Way before the terms Native American or Indian were necessary, the tribes were spread all over the Americas. Before any white man set foot on this territory, it was settled by the forefathers of bands we now call Sioux, or Cherokee, or Iroquois.
For thousands of years, the American Indian developed its customs and heritage without disturbance. And that history is fascinating.
From Mayan and Incan ruins, from the mounds left in the central and southern parts of what’s now the U.S. we have learned plenty. It’s a narrative of beautiful craft work and deep spirituality. Archaeologists have unearthed remarkably advanced buildings and public works.
While there was inevitable tribal conflict, that was just a slight blemish in the experience of our ancestors. They were at peace with this beautiful continent and deeply connected to nature.
The European Settler Arrives
When European leaders dispatched the first ships in our direction, the objective was to discover new resources – but the quality of climate and the bounty of everything from timber to wildlife subsequently changed their tune. As those leaders heard back from their explorers, the drive to colonize spread like wildfire.
The English, French and Spanish rushed to carve up the “New World” by sending over inadequately prepared colonists as fast as they could. Initially, they skirmished with the surprised Indians of America’s eastern seaboard. But that shortly gave way to trade, since the Europeans who landed here understood that their survival was doubtful without Indian help.
Thus followed decades of comparative peace as the settlers got themselves established on American land. But the pressure to push inland came soon after. Kings and queens from thousands of miles away were impatient to find additional resources, and some colonists came for independence and opportunity.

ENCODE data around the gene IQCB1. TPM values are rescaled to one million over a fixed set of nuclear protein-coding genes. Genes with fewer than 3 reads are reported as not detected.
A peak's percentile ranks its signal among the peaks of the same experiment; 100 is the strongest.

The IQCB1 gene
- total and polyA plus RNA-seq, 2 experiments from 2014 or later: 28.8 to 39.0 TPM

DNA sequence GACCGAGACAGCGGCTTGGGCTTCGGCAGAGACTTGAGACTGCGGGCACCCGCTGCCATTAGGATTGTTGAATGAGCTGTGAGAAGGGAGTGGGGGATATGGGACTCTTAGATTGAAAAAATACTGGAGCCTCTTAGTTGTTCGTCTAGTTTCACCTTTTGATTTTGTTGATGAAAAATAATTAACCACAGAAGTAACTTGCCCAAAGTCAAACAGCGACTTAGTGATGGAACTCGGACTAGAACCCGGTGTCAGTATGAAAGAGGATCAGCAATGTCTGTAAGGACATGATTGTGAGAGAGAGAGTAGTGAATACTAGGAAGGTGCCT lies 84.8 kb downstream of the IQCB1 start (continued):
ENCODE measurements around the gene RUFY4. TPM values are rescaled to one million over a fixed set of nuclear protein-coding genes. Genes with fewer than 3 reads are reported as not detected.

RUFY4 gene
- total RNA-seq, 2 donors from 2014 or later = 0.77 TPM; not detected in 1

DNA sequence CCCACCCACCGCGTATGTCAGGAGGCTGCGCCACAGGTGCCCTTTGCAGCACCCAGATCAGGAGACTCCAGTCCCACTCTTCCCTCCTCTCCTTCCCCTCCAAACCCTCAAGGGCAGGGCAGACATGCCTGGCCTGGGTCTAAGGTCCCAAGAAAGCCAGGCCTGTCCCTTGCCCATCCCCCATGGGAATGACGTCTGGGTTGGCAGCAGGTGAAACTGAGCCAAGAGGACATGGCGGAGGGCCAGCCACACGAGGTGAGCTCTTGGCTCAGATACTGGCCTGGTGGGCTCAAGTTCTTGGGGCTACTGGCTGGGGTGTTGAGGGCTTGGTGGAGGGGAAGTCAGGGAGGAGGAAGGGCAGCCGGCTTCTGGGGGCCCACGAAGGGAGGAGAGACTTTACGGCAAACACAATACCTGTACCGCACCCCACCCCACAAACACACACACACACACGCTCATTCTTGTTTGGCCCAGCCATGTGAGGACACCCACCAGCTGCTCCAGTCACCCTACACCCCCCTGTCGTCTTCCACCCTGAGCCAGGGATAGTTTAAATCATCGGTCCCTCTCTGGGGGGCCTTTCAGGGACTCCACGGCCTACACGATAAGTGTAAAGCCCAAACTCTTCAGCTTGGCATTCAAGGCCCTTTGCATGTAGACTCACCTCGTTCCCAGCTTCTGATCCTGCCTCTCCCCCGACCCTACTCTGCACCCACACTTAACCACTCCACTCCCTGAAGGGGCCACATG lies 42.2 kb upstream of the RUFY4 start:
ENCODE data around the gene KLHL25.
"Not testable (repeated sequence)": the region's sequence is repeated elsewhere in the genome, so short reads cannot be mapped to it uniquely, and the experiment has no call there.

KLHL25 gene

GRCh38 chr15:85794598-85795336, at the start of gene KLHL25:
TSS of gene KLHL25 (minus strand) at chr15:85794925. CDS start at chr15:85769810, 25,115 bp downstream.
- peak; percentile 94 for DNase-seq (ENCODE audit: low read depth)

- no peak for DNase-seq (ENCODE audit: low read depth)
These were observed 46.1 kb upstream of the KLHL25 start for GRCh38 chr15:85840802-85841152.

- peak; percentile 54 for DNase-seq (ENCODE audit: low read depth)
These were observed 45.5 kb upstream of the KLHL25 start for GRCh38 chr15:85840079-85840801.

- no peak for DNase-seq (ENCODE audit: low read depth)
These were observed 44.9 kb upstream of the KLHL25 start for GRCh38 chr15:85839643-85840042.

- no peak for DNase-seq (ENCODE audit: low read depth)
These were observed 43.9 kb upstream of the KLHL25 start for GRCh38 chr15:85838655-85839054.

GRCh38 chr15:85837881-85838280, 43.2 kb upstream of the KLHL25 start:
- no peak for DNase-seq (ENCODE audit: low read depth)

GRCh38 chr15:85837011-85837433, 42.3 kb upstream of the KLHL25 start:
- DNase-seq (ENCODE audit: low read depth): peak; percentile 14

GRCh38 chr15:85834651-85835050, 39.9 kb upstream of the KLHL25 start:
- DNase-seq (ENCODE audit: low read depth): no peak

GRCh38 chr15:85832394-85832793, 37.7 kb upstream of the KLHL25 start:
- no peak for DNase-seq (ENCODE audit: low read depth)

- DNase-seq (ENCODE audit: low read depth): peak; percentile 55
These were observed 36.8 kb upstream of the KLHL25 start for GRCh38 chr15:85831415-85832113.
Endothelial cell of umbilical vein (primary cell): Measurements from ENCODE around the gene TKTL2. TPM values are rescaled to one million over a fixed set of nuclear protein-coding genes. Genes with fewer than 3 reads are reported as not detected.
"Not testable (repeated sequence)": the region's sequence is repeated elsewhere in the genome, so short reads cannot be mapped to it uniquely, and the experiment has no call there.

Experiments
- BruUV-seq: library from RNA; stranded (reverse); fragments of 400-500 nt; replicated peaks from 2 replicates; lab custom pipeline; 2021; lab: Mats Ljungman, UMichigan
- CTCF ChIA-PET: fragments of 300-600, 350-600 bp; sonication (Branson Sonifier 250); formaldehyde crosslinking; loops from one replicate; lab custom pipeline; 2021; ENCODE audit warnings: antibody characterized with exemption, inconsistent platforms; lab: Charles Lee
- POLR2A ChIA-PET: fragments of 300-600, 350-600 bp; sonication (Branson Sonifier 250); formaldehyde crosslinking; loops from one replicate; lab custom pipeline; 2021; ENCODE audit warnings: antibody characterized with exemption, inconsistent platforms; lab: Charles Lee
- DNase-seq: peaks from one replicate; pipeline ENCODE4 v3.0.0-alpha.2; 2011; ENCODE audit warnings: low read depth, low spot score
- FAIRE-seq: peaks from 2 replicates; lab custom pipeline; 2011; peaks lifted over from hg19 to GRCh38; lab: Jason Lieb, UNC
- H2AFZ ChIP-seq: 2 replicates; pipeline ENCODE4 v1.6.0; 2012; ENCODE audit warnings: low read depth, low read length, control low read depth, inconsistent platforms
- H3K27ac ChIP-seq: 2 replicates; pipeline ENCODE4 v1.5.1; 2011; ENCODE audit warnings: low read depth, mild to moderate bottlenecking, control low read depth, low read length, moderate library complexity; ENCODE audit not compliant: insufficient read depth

They needed more space. And so began the process of driving the American Indian out of the way.
It took the form of cash payments, barter, and famously, treaties that were nearly uniformly ignored once the Indians were pushed off the territory in question.
The U.S. government’s policies towards Native Americans in the second half of the nineteenth century were motivated by the desire to expand westward into regions inhabited by these Native American tribes. By the 1850s almost all Native American tribes, approximately 360,000 in number, lived to the west of the Mississippi River. These American Indians, some from the Northwestern and Southeastern territories, were confined to Indian Territory situated in contemporary Oklahoma, while the Kiowa and Comanche Native American tribes shared the land of the Southern Plains.
The Sioux, Crows and Blackfeet dominated the Northern Plains. These Native American groups met adversity as the constant stream of European immigrants into northeastern American cities delivered a stream of immigrants into the western lands already occupied by these diverse groups of Indians.
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The early nineteenth century in the United States was marked by its continual expansion to the Mississippi River. However, due to the Gadsden purchase, that lead to U.S. control of the borderlands of southern New Mexico and Arizona along with the authority over Oregon country, Texas and California; America’s expansion would not end there. Between 1830 and 1860 the United States nearly doubled the amount of territory within its control.
These territorial gains coincided with the arrival of troves of European and Asian immigrants who wished to join the surge of American settlers heading west. This, partnered with the discovery of gold in 1849, presented alluring opportunities for those prepared make the long quest westward. Consequently, with the military’s protection and the U.S. government’s assistance, many settlers started establishing their homesteads in the Great Plains and other parts of the Native American tribe-inhabited West.